Since I was a little boy, I have always been fascinated about farming. My father and I used to ride around in the Quincy bottoms looking at fields to help me fall asleep, because mom thought I needed a nap. Instead of sleeping, my father taught me everything he knew about corn and soybeans. The one thing that is still stuck in my mind was when we talked about soil. Being a little kid, I thought that soil was just dirt and that it was the same everywhere. Now that I am about to graduate from Western Illinois University, I have learned that the soil has a key role in growing crops.
Soil is made up of three materials: sand, silt, and clay. In order to have a good idea how to compare the size of these three, imagine sand as the size of basketball. Silt would then be the size of a baseball, and clay would be the size of a little dimple on the basketball. It is hard to believe that the percentage of each three of these materials can make a huge difference in how the soil can do different things. All different soils have advantages but also have their disadvantage. For instance, a sandy soil drains well and warms up faster so you can plant sooner. The disadvantages is that it cannot hold moisture or nutrients very well. Different soils fit different farming techniques and not one farmer has the “perfect” soil.
Not only is what the soil is made up of important, but what is in the soil is just as important. Even though your fields might be dry and the right temperature to start planting, it will not help you much if you do not have the right “ingredients.” The 3 most important nutrients crops need are Nitrogen, Phosphorus, and Potassium (N-P-K). Crops need these nutrients in order to grow to their full potential. There are other nutrients that crops needs such as zinc and magnesium, but crops do not need them in such high amounts. Farmers can add these to their soils in the form of fertilizers. DAP is used to raise Phosphorus. Potash is used to raise Potassium. Anhydrous Ammonia and Urea are a few things to help raise Nitrogen levels. These also have an effect on the soil pH. The pH has a scale that goes from 0-14. 0-6.9 is acidic soil, 7 is neutral, and 7.1-14 is alkaline soils. Some crops need the soil to be at a certain pH in order to grow.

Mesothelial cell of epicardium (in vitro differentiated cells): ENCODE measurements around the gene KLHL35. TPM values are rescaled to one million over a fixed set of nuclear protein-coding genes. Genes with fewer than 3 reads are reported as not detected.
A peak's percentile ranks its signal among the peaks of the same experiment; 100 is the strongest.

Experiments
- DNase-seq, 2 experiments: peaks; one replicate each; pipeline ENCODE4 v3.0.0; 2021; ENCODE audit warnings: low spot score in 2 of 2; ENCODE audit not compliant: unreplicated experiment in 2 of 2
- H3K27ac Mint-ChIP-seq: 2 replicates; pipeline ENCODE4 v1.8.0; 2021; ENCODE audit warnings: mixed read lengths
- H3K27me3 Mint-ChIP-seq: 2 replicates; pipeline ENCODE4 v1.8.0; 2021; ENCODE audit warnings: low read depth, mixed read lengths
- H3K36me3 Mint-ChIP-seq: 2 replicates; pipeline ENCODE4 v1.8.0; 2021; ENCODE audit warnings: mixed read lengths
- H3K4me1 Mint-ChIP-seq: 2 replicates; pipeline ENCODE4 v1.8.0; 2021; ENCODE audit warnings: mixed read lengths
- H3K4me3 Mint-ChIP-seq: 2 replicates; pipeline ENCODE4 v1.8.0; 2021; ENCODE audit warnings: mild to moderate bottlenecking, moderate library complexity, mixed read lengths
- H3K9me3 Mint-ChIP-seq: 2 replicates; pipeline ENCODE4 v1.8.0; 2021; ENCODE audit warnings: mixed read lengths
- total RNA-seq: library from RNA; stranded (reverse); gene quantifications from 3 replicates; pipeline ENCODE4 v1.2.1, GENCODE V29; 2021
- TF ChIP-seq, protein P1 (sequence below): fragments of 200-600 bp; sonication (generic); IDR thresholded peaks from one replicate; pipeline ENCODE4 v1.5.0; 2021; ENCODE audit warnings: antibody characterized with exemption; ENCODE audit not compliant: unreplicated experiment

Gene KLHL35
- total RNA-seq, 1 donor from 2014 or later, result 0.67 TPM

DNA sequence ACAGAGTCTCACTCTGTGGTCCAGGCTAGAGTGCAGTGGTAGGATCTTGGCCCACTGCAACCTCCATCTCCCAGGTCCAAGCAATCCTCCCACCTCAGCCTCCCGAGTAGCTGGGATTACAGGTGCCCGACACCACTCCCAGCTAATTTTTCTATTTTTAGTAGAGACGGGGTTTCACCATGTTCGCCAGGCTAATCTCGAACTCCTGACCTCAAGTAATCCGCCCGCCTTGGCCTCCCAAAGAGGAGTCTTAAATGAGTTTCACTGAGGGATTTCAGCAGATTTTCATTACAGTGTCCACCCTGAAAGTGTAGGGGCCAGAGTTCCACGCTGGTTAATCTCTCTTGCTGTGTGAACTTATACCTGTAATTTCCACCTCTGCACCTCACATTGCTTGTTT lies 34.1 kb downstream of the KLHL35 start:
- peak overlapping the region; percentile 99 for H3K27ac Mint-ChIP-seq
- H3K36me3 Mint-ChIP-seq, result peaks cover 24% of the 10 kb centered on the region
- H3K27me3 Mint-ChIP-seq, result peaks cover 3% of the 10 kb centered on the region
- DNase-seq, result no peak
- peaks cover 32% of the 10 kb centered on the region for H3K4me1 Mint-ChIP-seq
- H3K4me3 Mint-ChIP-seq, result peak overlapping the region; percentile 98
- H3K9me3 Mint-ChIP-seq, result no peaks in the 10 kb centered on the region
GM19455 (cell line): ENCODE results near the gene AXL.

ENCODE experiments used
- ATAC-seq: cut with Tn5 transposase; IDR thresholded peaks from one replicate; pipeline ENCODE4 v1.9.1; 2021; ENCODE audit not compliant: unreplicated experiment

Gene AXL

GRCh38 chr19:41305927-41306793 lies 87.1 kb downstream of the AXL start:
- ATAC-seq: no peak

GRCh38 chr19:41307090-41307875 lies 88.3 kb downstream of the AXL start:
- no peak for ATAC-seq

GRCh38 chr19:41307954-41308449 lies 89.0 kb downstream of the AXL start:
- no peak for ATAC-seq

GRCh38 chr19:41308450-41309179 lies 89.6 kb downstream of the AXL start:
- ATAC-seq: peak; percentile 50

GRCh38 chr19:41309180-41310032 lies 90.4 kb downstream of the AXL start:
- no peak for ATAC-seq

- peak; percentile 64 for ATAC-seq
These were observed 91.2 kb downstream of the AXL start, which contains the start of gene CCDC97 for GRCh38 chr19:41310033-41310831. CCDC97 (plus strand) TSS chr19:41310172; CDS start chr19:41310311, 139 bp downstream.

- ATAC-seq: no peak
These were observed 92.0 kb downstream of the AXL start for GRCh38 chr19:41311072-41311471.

Soils are always changing due to tillage practices and weather. In order to check your soils, you can use soil sampling. You do this by putting a probe 12-16 inches in the ground and taking that sampled soil by putting it in an individual bag. it is recommended to take 1 sample per 2.5 acres. After you have all of your samples gathered, you have those samples delivered to a research facility to have test done on them. Depending on the time of the year, it might take a week or two in order to get the result back. Once you have the results of what the soil does or does not have, then you can take action on what needs to be done to the soil.
Soil sampling does not get the attention it should get from farmers. It is a good practice that can end up saving your farm in the long run, not only with money but in soil preservation. Soil health and quality is key to having a successful harvest for this year and future years to come.
My name is Andrew Jansen. I am a senior at Western Illinois University with a major in Ag Business and minor in Agronomy. I grew up on the outskirts of Quincy, IL with both sides of my family in farming. I was fortunate enough to just accept a job with Advanced Crop Care and moving to the Bloomington area after graduating in May